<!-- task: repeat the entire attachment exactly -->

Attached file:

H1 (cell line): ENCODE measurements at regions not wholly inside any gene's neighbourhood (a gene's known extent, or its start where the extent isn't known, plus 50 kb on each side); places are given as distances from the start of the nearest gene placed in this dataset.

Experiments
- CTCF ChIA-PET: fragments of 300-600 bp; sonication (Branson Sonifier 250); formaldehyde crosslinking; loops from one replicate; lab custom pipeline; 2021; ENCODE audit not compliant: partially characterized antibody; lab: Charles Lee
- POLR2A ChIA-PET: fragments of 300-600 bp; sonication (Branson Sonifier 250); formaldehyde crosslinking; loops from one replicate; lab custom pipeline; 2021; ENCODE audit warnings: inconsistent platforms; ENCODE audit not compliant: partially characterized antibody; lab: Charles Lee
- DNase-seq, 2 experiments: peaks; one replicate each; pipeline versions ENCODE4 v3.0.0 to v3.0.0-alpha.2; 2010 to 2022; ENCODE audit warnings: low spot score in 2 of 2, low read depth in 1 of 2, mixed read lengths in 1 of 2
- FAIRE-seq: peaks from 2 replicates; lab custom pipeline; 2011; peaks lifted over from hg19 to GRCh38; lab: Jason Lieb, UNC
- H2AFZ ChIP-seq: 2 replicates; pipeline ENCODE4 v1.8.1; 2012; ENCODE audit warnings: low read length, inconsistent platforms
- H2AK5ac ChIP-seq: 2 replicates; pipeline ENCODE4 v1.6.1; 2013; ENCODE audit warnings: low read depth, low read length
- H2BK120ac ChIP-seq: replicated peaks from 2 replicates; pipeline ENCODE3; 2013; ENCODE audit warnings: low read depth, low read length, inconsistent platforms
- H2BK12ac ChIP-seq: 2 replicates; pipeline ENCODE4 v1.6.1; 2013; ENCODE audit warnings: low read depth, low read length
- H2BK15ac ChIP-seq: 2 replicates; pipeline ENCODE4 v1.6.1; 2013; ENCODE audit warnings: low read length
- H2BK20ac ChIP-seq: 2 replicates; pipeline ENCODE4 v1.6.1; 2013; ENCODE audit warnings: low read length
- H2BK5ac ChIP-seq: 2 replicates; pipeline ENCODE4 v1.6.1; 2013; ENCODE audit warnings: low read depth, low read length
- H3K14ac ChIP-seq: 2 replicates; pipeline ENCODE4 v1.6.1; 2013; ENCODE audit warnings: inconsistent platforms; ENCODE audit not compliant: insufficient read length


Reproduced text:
H1 (cell line): ENCODE measurements at regions not wholly inside any gene's neighbourhood (a gene's known extent, or its start where the extent isn't known, plus 50 kb on each side); places are given as distances from the start of the nearest gene placed in this dataset.

Experiments
- CTCF ChIA-PET: fragments of 300-600 bp; sonication (Branson Sonifier 250); formaldehyde crosslinking; loops from one replicate; lab custom pipeline; 2021; ENCODE audit not compliant: partially characterized antibody; lab: Charles Lee
- POLR2A ChIA-PET: fragments of 300-600 bp; sonication (Branson Sonifier 250); formaldehyde crosslinking; loops from one replicate; lab custom pipeline; 2021; ENCODE audit warnings: inconsistent platforms; ENCODE audit not compliant: partially characterized antibody; lab: Charles Lee
- DNase-seq, 2 experiments: peaks; one replicate each; pipeline versions ENCODE4 v3.0.0 to v3.0.0-alpha.2; 2010 to 2022; ENCODE audit warnings: low spot score in 2 of 2, low read depth in 1 of 2, mixed read lengths in 1 of 2
- FAIRE-seq: peaks from 2 replicates; lab custom pipeline; 2011; peaks lifted over from hg19 to GRCh38; lab: Jason Lieb, UNC
- H2AFZ ChIP-seq: 2 replicates; pipeline ENCODE4 v1.8.1; 2012; ENCODE audit warnings: low read length, inconsistent platforms
- H2AK5ac ChIP-seq: 2 replicates; pipeline ENCODE4 v1.6.1; 2013; ENCODE audit warnings: low read depth, low read length
- H2BK120ac ChIP-seq: replicated peaks from 2 replicates; pipeline ENCODE3; 2013; ENCODE audit warnings: low read depth, low read length, inconsistent platforms
- H2BK12ac ChIP-seq: 2 replicates; pipeline ENCODE4 v1.6.1; 2013; ENCODE audit warnings: low read depth, low read length
- H2BK15ac ChIP-seq: 2 replicates; pipeline ENCODE4 v1.6.1; 2013; ENCODE audit warnings: low read length
- H2BK20ac ChIP-seq: 2 replicates; pipeline ENCODE4 v1.6.1; 2013; ENCODE audit warnings: low read length
- H2BK5ac ChIP-seq: 2 replicates; pipeline ENCODE4 v1.6.1; 2013; ENCODE audit warnings: low read depth, low read length
- H3K14ac ChIP-seq: 2 replicates; pipeline ENCODE4 v1.6.1; 2013; ENCODE audit warnings: inconsistent platforms; ENCODE audit not compliant: insufficient read length